Allons enfants de la Khalifate : Chirac apologises for 'inability of French society' to accept Muslims - PM Villepin 'surrenders'
Hospitals, schools and cars burned - UK warns citizens that 'everywhere in France can be dangerous'
"... Mahmoud Khabou, 20, the jobless son of Algerian immigrants, knows little of the world beyond the concrete housing projects that rise in bleak rows barely an hour's subway ride from the Eiffel Tower, Arc de Triomphe, and other grand monuments of Paris.
But he knows who his heroes are. "Osama bin Laden and Rodney King," he said, referring to the Al Qaeda leader and the African-American whose videotaped beating by Los Angeles police in 1991 spawned massive racial riots.
"One because he gives pride back to the Muslims," the young man asserted as he and a trio of friends stood near the charred ruins of a carpet shop. "The other because he was just a poor man, a 'nobody man' of color, but he caused a great city to burn."
"...A return to order is the absolute priority. The government has shown this. It will take all the steps necessary to ensure the protection of our citizens and to restore calm ... We see these events as a warning and as an appeal."
"...A government agency for equal opportunity will be created to facilitate the integration of residents of France's suburban ghettoes, the scene of most of the recent violence, Villepin said.
In addition, 5,000 additional teachers are to be hired in 2006 for the 1,200 trade schools in the economically fragile neighbourhoods, and efforts will be made to provide employment counselling to anyone living in these areas who requests it.
Unemployment rates for those under 25 living in France's impoverished public housing estates is over 40 per cent, twice that of the same age group in other neighbourhoods.
In addition, Villepin said the government would allocate an additional 100 million euros (118 million dollars) for NGOs and local associations working to assist the underprivileged in troubled areas.
"The republic has come to an hour of truth," Villepin told deputies. "What is at stake is our model of integration."
The government's action came after rioting raged into Tuesday morning throughout France. .."
"...Prime Minister Dominique de Villepin, tacitly acknowledging that France has failed to live up to its egalitarian ideals, reached out to the heavily immigrant suburbs where the rioting began. He said France must make a priority of working against the discrimination that feeds the frustration of youths made to feel that they do not belong in France..".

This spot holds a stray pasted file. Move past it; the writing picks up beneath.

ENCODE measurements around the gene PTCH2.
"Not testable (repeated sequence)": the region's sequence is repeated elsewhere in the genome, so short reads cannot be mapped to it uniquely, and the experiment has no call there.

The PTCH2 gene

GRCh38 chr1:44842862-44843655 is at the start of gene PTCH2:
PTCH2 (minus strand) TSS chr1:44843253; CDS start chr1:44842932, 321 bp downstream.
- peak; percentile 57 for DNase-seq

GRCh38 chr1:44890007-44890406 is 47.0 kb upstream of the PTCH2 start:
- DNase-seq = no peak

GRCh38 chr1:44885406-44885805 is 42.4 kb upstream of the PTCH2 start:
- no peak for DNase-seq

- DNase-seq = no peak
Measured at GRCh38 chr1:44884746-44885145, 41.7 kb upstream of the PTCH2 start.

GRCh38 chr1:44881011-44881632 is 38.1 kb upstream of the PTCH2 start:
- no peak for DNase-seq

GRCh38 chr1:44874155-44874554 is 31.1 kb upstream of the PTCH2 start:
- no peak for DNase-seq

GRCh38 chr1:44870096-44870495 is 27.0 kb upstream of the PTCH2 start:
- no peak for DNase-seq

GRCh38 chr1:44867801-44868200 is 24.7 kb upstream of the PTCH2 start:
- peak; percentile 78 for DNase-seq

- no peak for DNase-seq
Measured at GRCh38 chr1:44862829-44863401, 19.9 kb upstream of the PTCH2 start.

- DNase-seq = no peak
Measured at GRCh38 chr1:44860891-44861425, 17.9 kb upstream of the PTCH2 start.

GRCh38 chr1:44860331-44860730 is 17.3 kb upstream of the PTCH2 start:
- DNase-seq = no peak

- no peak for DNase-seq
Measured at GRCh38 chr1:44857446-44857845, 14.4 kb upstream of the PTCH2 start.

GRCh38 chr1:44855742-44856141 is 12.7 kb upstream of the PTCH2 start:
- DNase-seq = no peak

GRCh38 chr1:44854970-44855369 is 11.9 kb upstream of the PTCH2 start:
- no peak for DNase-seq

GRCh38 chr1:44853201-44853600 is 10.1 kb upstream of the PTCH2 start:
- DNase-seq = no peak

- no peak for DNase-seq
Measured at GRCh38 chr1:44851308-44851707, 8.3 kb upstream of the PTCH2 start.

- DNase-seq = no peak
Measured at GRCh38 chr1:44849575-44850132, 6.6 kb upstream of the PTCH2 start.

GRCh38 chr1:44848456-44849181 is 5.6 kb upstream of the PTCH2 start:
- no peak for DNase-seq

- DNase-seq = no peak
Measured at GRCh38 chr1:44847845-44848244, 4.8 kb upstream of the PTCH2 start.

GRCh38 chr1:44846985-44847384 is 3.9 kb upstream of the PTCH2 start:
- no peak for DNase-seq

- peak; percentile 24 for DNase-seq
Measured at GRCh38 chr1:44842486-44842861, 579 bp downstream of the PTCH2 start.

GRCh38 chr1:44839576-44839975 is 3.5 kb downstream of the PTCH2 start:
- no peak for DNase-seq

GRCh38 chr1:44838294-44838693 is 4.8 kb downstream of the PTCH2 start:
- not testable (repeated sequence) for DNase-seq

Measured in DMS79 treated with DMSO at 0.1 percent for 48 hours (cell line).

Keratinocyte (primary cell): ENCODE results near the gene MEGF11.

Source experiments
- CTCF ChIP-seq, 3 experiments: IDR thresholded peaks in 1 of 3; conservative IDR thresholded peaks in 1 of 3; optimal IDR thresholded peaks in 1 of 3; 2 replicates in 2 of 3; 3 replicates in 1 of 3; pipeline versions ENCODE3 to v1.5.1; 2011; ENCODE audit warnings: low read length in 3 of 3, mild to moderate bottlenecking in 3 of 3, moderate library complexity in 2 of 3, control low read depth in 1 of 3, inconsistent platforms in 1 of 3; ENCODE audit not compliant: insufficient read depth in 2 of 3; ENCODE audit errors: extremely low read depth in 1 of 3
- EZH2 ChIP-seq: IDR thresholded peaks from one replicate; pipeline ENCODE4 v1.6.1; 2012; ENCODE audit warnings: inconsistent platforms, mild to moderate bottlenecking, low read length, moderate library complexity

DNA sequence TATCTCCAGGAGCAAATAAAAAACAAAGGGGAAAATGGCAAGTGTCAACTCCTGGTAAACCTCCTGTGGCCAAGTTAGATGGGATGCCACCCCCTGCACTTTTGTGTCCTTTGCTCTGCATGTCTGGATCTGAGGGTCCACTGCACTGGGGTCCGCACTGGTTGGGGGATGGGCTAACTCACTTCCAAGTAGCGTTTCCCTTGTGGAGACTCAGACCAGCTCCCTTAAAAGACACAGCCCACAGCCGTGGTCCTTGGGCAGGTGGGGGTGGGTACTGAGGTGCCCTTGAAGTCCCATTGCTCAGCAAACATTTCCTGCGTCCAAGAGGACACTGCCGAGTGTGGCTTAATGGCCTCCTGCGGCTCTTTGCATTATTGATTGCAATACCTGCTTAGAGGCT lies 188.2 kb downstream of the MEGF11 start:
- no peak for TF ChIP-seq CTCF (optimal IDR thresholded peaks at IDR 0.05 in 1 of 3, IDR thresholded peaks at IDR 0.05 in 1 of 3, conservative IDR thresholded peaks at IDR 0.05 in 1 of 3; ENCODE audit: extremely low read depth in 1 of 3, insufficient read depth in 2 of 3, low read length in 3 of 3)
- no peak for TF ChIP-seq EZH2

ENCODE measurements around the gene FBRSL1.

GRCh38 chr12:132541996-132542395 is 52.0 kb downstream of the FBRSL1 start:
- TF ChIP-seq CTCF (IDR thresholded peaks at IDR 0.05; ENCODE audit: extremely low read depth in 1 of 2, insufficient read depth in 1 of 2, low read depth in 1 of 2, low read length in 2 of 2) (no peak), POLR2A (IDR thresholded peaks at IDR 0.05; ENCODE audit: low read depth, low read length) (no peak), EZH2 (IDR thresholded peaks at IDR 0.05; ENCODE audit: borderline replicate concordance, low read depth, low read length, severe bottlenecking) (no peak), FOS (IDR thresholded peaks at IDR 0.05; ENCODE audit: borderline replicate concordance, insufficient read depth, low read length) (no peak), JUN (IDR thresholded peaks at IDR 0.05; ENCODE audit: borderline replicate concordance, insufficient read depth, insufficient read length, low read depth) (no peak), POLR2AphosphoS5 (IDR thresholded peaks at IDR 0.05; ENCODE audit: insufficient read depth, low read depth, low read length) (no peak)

Measures announced by Dominique de Villepin, after his speech in the French national assembly:
Leaders fiddle as France burns
France was struggling to overcome one of its gravest post-war crises last night as every major city faced the threat of fierce rioting that began 12 nights ago and now seems to have spun out of control.
Despite an assurance from Philippe Douste Blazy, the foreign minister, that France was "not a dangerous country", the spread of violence prompted the Foreign Office in London to warn travellers that trouble could break out "almost anywhere".
Dominique de Villepin, the beleaguered prime minister, announced that officials in riot-hit areas would be authorised to impose late-night curfews "wherever it is necessary" in a bid to halt the disturbances.
He rejected calls by a police union for troops to be sent in but said that 1,500 reservists were being called up and repeated an appeal to parents to keep adolescent rioters off the streets.
Although the disorder began on the intimidating sink estates of Paris's northern suburbs, trouble had been reported yesterday in the early hours from most regions of the country. Even areas such as Brittany, the Loire and Bordeaux, favoured by British holidaymakers and second- home hunters, have now been drawn into the worst wave of unrest in France since the spring revolt of 1968 set in motion the downfall of Gen Charles de Gaulle.
Yesterday the violence also claimed its first life. A 61-year-old man died in hospital three days after being beaten unconscious when he left his home in a northern Paris suburb intending to stop rubbish bins being set on fire.
Even before renewed disturbances broke out last night, figures showed that rioters had wrecked 4,700 vehicles, injured more than 100 police and rescue workers, and opened fire in at least six separate incidents.
Of the 1,200 people arrested, more than 30 - half of them juveniles - have already been jailed or given youth custody.
The police union Action Police CFTC called for curfews to be imposed in all riot-hit areas to combat the "civil war that spreads a little more every day". The mayor of one town, Raincy, north of Paris, announced a late-night street ban on children to "avoid a tragedy". The union also urged the government to send in troops to defeat the trouble-makers, mainly mobs of young people from poor estates dominated by Muslim families whose origins are in France's former colonies in north and sub-Saharan Africa.
Twenty-four hours earlier, a belated and much-criticised intervention by President Jacques Chirac, his first since the violence began, was followed by the worst night of rioting so far.
More than 1,400 vehicles were destroyed, two policemen were injured by birdshot and petrol bomb attacks were launched on schools, churches and public buildings.
Mr Chirac, who had spoken of a French republic resolved to show itself "stronger than those who want to sow violence or fear", made more conciliatory comments in a private meeting yesterday.